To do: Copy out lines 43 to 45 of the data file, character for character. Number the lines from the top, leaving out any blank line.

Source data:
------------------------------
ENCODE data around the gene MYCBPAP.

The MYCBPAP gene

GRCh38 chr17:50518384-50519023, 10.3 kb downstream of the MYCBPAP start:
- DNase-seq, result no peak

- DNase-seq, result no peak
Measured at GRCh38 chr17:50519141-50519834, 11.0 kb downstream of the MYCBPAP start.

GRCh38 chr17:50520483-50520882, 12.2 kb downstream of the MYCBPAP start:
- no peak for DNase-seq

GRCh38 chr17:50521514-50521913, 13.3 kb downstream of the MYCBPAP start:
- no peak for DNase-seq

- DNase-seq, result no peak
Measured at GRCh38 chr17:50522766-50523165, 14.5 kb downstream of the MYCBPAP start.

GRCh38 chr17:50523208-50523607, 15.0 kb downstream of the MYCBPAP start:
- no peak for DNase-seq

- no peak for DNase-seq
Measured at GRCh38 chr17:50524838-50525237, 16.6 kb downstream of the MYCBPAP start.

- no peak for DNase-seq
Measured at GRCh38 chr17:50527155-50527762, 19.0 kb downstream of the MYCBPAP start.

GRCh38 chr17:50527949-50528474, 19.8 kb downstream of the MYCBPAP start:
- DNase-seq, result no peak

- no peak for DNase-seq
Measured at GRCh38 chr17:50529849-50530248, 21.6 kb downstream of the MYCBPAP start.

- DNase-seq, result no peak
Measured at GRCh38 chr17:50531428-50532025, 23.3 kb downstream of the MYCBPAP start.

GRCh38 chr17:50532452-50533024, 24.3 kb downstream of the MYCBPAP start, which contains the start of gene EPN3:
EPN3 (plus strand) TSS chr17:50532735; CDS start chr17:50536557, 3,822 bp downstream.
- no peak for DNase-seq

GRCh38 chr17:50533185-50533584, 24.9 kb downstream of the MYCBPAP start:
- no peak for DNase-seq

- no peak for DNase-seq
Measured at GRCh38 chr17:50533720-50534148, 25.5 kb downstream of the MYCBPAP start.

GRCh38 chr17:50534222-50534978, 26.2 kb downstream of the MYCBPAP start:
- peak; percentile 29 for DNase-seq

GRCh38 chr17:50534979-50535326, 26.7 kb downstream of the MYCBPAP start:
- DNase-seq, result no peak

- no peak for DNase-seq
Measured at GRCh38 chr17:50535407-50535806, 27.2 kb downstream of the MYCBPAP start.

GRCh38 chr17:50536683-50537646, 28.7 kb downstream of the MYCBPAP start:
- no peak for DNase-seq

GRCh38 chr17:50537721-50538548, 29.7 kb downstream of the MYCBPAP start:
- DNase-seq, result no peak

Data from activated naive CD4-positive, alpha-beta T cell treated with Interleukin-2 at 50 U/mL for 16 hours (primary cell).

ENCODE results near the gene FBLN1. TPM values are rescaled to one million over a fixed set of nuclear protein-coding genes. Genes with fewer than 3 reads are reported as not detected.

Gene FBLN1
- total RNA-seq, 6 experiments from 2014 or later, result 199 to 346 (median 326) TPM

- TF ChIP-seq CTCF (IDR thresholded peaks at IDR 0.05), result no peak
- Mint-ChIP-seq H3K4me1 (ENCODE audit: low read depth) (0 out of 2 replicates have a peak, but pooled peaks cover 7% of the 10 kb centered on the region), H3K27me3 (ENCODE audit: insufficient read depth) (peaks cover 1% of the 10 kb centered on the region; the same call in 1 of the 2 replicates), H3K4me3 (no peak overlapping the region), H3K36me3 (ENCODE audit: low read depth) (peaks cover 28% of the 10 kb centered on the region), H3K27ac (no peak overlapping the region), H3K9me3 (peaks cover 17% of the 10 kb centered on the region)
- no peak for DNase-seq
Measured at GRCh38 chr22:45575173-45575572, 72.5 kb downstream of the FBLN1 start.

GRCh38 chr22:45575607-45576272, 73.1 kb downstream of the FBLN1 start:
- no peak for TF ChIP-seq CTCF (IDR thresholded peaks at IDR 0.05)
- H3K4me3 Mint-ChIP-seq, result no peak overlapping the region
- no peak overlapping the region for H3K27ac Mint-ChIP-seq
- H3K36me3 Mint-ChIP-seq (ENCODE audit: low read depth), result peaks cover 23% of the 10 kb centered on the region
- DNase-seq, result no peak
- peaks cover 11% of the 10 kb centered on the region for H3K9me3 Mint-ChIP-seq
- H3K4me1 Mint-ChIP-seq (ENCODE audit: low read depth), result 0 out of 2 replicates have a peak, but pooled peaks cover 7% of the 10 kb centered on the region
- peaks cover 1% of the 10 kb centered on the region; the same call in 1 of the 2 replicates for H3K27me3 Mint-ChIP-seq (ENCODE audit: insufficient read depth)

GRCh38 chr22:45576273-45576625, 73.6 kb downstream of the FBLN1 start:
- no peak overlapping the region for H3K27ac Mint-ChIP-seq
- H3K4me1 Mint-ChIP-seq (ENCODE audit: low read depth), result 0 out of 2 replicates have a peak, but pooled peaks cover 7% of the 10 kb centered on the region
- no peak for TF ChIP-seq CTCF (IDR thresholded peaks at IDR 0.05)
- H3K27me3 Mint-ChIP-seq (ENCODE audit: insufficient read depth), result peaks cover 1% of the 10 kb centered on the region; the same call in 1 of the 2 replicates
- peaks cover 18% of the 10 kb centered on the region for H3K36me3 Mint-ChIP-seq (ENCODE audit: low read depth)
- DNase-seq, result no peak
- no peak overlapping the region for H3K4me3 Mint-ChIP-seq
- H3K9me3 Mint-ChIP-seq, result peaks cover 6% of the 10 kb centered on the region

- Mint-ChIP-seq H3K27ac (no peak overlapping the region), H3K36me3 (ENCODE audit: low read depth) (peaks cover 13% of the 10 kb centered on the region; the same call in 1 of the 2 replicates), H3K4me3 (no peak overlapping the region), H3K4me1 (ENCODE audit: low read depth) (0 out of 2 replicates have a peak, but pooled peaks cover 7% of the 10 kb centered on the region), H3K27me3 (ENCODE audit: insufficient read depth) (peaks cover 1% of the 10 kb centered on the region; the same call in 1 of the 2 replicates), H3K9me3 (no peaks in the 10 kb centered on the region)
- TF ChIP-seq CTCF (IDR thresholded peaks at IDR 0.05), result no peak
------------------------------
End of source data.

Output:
ENCODE results near the gene FBLN1. TPM values are rescaled to one million over a fixed set of nuclear protein-coding genes. Genes with fewer than 3 reads are reported as not detected.

Gene FBLN1
- total RNA-seq, 6 experiments from 2014 or later, result 199 to 346 (median 326) TPM